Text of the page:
I think the limiting factor to your interview not moving forward was that you weren't a fit before. Expecting that if you don't disclose your history with the company then you'll have better luck is unreasonable. Chances are good that later down the line, they would have figured this out anyway, and you'd then have been in the position of explaining why you lied - in which case, you are likely to get a negative reaction from both the recruiter and the company.
It can really go either way. Companies ask about whether or not you've interviewed with them for a variety of reasons. It can include:
Not repeating the process when they already turned you down for the position.
Not starting a bidding war between internal groups if the hiring process is still going on.
A HR policy about not re-offering to a canddiate that has turned THEM down - if they made an offer and you reject it, you may be on a "on hold" period for other offers, so that they aren't deluging you with the same sub-optimal offers.
In general - interviewing has a cost. If the company has previous experience with you, they want to mitigate the cost and avoid repeating the cost of a process you've already gone through. Yes, in a perfect world they may know that you have history with them, but then again, many people have the same name, and they may not have the data storage to compare resumes for whether you are a perfect match. I have seen companies that have resume submission systems that do automatic email matching, for example, but not everyone has this sort of infrastructure.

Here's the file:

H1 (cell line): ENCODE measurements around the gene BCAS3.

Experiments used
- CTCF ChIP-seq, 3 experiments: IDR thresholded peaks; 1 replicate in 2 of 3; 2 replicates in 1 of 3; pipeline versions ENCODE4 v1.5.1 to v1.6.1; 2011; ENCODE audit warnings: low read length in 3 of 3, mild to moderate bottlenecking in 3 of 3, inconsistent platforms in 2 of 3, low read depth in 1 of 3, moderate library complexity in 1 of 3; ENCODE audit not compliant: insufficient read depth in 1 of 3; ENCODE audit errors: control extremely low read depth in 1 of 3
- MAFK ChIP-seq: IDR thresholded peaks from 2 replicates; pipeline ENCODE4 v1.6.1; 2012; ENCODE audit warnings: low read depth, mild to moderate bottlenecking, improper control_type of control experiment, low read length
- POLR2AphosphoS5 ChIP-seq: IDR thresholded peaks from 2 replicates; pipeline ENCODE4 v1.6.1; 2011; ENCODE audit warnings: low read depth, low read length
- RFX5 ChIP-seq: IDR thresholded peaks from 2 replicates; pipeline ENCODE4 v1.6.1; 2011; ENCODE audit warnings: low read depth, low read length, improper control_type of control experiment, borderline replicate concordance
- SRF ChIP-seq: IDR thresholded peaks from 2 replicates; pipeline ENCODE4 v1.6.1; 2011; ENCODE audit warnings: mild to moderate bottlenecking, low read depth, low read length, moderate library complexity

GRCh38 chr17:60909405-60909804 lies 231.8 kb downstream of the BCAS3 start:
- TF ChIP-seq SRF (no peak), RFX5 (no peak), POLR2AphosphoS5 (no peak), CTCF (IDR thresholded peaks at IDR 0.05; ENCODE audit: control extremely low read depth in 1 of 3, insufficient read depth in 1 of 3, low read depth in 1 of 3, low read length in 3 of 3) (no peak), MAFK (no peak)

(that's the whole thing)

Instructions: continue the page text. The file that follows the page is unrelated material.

Addition based on comments: For sure - if a candidate isn't a fit in one place, it's not usual for an interviewer to recommend a different position - I've often done this myself in cases where the learning curve was unacceptably steep, but the candidate was clearly skilled in his own area of expertise. Similarly, if a position comes along months after the interview, it's not unusual for interviewers to be polled so that the company doesn't repeat the process. Most interviewers keep good enough notes that they can say "yes/no" and why even on a second job opportunity. At that point, the "no" may well be for the bigger reasons - personal style doesn't fit culture, wasn't impressed by the person's body of work, or uncovered a big "gotcha" - a lie, an ethical problem or a quality that we simply can't put in our talent pool (for example, with defense contracting, not citizen can be a no-go).
Given that any job is presumably a long term relationship, you really don't want to be caught later having told a lie just to get in the door.